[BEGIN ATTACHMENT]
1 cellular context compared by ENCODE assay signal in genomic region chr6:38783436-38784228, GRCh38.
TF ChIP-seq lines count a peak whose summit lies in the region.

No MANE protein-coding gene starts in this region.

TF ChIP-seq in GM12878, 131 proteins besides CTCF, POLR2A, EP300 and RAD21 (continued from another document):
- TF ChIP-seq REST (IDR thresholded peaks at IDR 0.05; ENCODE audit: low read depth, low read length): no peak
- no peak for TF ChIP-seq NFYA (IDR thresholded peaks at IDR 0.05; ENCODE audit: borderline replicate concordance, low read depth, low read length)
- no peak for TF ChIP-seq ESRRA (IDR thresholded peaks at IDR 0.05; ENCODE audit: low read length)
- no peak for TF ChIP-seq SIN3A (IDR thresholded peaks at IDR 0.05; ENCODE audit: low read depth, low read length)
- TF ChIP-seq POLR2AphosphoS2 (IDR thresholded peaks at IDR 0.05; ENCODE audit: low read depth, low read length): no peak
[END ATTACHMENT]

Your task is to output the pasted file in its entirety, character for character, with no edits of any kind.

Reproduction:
1 cellular context compared by ENCODE assay signal in genomic region chr6:38783436-38784228, GRCh38.
TF ChIP-seq lines count a peak whose summit lies in the region.

No MANE protein-coding gene starts in this region.

TF ChIP-seq in GM12878, 131 proteins besides CTCF, POLR2A, EP300 and RAD21 (continued from another document):
- TF ChIP-seq REST (IDR thresholded peaks at IDR 0.05; ENCODE audit: low read depth, low read length): no peak
- no peak for TF ChIP-seq NFYA (IDR thresholded peaks at IDR 0.05; ENCODE audit: borderline replicate concordance, low read depth, low read length)
- no peak for TF ChIP-seq ESRRA (IDR thresholded peaks at IDR 0.05; ENCODE audit: low read length)
- no peak for TF ChIP-seq SIN3A (IDR thresholded peaks at IDR 0.05; ENCODE audit: low read depth, low read length)
- TF ChIP-seq POLR2AphosphoS2 (IDR thresholded peaks at IDR 0.05; ENCODE audit: low read depth, low read length): no peak